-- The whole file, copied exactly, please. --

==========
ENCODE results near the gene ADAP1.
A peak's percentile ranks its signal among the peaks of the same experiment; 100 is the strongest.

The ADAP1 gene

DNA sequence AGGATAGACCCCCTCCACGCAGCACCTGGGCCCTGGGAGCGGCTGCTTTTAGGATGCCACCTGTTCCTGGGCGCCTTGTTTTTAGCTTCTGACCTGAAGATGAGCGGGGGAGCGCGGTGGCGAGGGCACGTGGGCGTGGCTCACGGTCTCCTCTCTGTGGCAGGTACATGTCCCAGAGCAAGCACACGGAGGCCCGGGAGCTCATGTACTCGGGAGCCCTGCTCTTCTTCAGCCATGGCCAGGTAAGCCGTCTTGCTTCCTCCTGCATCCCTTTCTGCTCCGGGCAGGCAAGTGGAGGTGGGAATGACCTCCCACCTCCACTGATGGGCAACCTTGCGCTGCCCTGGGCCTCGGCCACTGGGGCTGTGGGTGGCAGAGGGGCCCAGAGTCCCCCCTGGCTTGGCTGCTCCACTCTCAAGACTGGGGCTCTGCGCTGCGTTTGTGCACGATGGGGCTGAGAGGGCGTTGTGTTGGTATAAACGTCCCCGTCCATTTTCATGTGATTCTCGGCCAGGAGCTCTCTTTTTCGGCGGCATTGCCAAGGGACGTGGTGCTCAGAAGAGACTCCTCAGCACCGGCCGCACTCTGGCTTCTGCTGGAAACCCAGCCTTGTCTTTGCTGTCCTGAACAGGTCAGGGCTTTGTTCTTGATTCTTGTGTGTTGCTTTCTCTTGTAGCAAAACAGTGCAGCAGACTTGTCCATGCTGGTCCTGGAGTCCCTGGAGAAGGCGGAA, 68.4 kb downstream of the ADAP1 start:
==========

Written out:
ENCODE results near the gene ADAP1.
A peak's percentile ranks its signal among the peaks of the same experiment; 100 is the strongest.

The ADAP1 gene

DNA sequence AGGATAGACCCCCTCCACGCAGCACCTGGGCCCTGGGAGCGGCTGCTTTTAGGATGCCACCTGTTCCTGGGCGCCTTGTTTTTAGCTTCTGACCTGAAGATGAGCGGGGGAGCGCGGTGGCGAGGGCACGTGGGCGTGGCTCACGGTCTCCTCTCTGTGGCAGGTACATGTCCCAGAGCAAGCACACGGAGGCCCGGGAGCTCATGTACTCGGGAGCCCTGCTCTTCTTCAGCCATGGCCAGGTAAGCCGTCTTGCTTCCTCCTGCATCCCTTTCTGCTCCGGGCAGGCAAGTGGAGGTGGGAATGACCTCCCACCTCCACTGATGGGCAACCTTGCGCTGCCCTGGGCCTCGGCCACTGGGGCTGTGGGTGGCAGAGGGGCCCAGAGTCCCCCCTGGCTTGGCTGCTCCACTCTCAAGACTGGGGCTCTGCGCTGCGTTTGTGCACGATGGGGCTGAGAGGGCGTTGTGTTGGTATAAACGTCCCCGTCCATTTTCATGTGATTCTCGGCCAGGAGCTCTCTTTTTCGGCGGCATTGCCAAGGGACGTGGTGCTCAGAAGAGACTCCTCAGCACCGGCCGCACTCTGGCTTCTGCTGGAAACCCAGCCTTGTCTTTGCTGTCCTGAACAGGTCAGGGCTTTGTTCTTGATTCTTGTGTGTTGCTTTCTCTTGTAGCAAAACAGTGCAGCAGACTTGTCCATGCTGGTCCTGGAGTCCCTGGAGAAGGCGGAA, 68.4 kb downstream of the ADAP1 start: